A Content Distribution Network for PlanetLab
CoDeeN is an
academic testbed Content Distribution Network (CDN) built on
top of PlanetLab by
the Network Systems
Group at Princeton University. This testbed CDN consists
of a network of high-performance proxy servers. Currently,
proxy servers have been deployed on many
PlanetLab nodes. These proxy servers behave both as
request redirectors and server surrogates. They
cooperate with each other and collectively provide a fast and robust web content delivery
service to CoDeeN
A number of projects are related to CoDeeN, including the following:
CoDeeN follows an opt-in model: to take advantage of CoDeeN's service, you need to make a small change to your browser's proxy configuration. Here are the steps for two common browsers.
[Disclaimer:] CoDeeN is still under development, and while we are striving to provide continual service, it may not always be as smooth as we would like. If you are interested in using CoDeeN, please bear with us when problems arise, and feel free to provide us with feedback on your experiences.
Before taking the following steps, you need to first pick a proxy server near you from this list and denote it as your-nearby-proxy. For example, Princeton users may choose planetlab-1.cs.princeton.edu. Note: some PlanetLab sites are currently filtering port 3128, so if that port does not work, you should pick a different node or try ports 3127 or 3124.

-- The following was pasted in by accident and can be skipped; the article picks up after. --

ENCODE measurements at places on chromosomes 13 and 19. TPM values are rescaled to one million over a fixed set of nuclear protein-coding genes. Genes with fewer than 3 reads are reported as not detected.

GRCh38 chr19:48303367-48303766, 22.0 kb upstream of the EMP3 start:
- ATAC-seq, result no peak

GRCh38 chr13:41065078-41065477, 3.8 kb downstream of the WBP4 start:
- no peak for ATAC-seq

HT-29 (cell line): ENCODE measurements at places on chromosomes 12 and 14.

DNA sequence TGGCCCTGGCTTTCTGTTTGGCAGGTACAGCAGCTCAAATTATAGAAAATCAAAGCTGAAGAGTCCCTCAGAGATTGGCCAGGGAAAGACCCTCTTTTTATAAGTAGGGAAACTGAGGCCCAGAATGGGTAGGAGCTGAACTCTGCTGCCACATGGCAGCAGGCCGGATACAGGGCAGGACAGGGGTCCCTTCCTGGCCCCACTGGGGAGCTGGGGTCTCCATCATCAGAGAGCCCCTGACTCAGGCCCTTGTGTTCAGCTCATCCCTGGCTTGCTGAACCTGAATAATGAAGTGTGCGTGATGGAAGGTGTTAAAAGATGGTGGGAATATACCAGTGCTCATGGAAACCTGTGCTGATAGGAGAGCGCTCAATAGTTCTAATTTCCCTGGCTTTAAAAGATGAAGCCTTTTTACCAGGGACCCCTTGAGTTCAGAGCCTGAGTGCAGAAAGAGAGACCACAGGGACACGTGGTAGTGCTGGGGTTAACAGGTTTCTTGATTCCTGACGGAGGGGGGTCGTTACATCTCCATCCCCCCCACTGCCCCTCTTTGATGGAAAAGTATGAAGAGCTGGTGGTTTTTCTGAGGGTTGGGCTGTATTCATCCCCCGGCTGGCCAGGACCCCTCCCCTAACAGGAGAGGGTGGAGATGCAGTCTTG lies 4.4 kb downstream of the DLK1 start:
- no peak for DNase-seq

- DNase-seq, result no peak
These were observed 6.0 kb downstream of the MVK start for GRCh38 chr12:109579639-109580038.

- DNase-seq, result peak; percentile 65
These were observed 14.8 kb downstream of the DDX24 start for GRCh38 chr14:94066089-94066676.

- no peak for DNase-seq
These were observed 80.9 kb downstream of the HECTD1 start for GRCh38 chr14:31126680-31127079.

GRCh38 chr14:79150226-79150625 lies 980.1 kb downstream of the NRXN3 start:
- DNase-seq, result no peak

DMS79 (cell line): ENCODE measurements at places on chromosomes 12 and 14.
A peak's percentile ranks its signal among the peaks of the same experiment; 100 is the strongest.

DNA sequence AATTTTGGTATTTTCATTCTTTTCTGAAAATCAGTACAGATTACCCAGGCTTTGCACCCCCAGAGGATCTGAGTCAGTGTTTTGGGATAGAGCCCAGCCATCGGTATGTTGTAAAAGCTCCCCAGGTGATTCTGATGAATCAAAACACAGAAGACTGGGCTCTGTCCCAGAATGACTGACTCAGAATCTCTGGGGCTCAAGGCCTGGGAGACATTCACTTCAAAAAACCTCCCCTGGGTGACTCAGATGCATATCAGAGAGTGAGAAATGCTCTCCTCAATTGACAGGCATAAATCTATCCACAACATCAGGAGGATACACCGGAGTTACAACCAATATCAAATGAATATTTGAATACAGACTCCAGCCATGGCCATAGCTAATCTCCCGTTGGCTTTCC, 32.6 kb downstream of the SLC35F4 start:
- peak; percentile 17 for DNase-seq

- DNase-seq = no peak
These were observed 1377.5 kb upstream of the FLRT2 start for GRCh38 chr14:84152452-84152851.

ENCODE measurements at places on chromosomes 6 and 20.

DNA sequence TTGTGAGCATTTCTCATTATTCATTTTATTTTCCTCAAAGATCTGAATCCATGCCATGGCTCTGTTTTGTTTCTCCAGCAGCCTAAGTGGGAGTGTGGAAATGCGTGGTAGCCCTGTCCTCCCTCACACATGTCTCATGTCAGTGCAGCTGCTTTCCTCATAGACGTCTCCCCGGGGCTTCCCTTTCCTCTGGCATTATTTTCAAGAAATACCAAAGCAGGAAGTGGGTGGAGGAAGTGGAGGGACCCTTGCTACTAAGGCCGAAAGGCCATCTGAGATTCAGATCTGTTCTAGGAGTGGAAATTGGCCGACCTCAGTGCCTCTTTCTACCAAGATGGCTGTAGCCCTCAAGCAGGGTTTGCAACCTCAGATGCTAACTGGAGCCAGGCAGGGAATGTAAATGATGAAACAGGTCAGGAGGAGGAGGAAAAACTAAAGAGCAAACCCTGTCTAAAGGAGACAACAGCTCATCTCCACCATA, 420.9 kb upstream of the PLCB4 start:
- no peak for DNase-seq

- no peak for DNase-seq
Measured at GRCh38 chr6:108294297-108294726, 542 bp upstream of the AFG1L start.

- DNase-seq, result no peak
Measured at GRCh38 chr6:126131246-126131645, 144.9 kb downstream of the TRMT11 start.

|Browser||Internet Explorer||Netscape Navigator|
You can get a list of current CoDeeN proxy servers and their status
through this link:
CoDeeN proxies on PlanetLab
All CoDeeN publications can be found at the Network Systems Group's publication page
CoDeeN intro presented at the August 2003 MIT IRIS/PlanetLab meeting. Also in powerpoint format.
CoDNS presented at the October 2003 RPI PlanetLab meeting. Also in powerpoint format.
CoDeploy presented at the March 2004 HP Palo Alto PlanetLab meeting. Also in powerpoint format.
DARPA FTN meeting, Jan 2003 poster
CoDeeN runs on the PlanetLab global network testbed. PlanetLab has been supported in part by the National Science Foundation* (under grants 0101247, 0454278, 0335214) and by DARPA (under contract N66001-05-1-8902). Support is also provided by companies that join the PlanetLab Consortium.
*Any opinions, findings, and conclusions or recommendations expressed in this material are those of the author(s) and do not necessarily reflect the views of the National Science Foundation.
All accesses via CoDeeN are logged,
mostly to aid in identifying abuse and other forms of damage
control. We sometimes monitor these logs, report abuse, and release
entries to aid in investigations. In case of suspicious traffic, we
may access URLs from the logs to determine what kind of content is
passing through our network. We are also using these logs in our own
research, so they may be examined as needed for non-abuse reasons. For
normal users, we do not expect that we will intentionally release any
personally-identifying information. To prevent abuse, some sites have
requested we pass along the client IP addresses, and these are
included with every request forwarded to those sites.
We receive many queries about whether CoDeeN is an open proxy, and whether it is safe for
the hosting institutions. CoDeeN uses
semi-restricted proxies, with a number of protections against the
abuse normally encountered by open proxies. Some of these are
We receive many queries about whether CoDeeN is an open proxy, and whether it is safe for the hosting institutions. CoDeeN uses semi-restricted proxies, with a number of protections against the abuse normally encountered by open proxies. Some of these are described below: